Implementing facial recognition in the office means that employees – and potentially visitors – will never have to worry about passes or other entry methods. A simple scan lets authorized individuals in and out, which is not just convenient, but also adds a layer of security. A truly smart system will recognize individuals and personalize their experience, possibly even speaking their name and, if it’s a client, welcoming them with brief instructions. In a fully-automated system, it should be possible to track who’s in the building at any point.

 The technology could also be used for special access areas, elevators and sensitive equipment.

Security cameras have far more uses than protection.

Security and surveillance

Cameras provide considerable reassurance for anyone concerned about home security, either within the dwelling or around the grounds. People typically use them to check for intruders when away – or to monitor elderly or younger family members or pets – typically via a smartphone app. The video doorbell is another recent innovation, enabling residents to see who is at the door. Passive infrared sensors (PIR) add a further layer of confidence, detecting motion in their vicinity, to either switch on lights or set off alarms.

Cameras and sensors may already be in use in commercial or public sector property, but the latest remote technology means that those responsible for office security can now easily view multiple parts of the building with ease from a hand-held device, at relatively low cost, while receiving alerts. For more on this topic, see our blog AV Trends 2019: Two Ways Security and AV go Hand-in-Hand.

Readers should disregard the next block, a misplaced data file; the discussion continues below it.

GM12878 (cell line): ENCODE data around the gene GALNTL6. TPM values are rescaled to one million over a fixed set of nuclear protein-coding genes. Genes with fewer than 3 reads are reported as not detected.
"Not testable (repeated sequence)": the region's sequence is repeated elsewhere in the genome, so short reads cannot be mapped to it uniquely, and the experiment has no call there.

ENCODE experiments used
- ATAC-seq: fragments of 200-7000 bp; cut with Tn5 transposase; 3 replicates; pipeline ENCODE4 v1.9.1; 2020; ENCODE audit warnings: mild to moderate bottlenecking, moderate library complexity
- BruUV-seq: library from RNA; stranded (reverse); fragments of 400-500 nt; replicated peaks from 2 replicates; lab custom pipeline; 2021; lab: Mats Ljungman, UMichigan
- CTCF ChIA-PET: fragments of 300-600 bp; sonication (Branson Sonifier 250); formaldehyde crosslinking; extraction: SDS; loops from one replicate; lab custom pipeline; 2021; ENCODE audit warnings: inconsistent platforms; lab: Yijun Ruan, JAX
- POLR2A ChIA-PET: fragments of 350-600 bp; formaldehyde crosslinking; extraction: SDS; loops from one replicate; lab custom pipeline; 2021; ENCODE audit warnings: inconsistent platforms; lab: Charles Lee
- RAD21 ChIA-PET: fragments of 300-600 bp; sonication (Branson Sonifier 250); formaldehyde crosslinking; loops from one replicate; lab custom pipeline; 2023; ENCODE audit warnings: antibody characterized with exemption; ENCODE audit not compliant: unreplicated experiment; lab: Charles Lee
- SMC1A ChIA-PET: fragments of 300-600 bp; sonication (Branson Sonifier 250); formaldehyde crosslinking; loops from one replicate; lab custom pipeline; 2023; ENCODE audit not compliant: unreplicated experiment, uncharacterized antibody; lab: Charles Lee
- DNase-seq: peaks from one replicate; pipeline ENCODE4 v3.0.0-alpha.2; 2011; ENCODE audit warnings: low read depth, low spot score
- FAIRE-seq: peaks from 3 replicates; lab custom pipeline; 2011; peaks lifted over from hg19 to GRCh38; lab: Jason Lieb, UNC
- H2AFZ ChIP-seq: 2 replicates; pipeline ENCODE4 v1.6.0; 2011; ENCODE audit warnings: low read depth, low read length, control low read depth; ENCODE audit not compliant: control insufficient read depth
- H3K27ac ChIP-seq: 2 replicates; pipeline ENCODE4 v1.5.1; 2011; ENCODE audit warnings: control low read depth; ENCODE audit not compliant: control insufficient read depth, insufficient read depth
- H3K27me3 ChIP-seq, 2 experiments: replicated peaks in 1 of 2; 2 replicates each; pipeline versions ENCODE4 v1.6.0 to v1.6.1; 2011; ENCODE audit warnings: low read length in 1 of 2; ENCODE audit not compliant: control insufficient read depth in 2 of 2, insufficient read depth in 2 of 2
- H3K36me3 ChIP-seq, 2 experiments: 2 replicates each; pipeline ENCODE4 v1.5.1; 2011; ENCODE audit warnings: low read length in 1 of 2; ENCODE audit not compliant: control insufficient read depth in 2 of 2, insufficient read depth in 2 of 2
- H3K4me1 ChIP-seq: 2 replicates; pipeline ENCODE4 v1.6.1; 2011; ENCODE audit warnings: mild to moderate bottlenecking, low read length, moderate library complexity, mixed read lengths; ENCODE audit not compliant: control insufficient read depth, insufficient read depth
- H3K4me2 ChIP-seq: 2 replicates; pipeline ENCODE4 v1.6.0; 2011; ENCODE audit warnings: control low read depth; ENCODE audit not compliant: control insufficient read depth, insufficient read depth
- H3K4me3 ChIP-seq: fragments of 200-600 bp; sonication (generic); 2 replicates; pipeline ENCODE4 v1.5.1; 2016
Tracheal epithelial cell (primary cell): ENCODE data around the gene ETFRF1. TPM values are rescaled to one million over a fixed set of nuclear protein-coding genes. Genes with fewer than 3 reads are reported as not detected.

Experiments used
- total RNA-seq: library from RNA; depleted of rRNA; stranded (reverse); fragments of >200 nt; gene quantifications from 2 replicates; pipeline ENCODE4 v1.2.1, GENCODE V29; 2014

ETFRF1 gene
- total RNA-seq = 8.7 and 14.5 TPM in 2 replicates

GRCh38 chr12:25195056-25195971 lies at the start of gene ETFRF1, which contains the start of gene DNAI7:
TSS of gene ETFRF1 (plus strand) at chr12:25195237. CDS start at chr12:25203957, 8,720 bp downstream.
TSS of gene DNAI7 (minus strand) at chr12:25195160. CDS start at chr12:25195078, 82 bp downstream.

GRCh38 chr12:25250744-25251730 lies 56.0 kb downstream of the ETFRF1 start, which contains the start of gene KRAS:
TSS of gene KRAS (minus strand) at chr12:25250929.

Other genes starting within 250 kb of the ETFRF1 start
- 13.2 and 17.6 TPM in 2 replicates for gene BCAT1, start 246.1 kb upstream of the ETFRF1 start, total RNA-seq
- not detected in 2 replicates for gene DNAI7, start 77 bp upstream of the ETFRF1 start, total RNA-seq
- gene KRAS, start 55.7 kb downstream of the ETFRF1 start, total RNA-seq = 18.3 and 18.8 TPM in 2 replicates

Wayfinding is an opportunity to seamlessly provide advice, engage and inform other smart technologies when an employee enters a new space.

Navigation, tracking and space optimization

Satellite and other forms of tracking are pretty much ubiquitous in our daily domestic lives. When at home we may check our phone to find out where our children are, or discover how long we have to wait for our taxi, food or parcel delivery.

But in an office – particularly for larger organizations – tracking could make a big difference to the working day. Gathering participants for a meeting should be quicker and simpler, as the organizer can see everyone’s location, while the participants receive ‘wayfinding’ advice on how to reach their destination and navigate what may be a maze of rooms and corridors – especially in larger, ‘campus’-type settings.

It should also be easier to locate people for impromptu invitations at short notice. Imagine you’re hosting an important client and want to introduce them to a colleague. A quick scan of the app should let you know instantly whether that person is available and how far away they are.

Tracking/surveillance systems are not just about keeping a tab on individuals. Using a combination of GPS and sensors (including furniture sensors), those responsible for servicing the office can monitor how many people are in certain areas at any one time. And by analyzing this data, it’s possible to highlight where there are free desks and huddle areas – as well as indicate whether it’s time to send in the cleaners. Over the longer term, the data gathered can be used to identify spaces that are over- or under-utilized, to help organizations make more efficient use of their real estate budgets.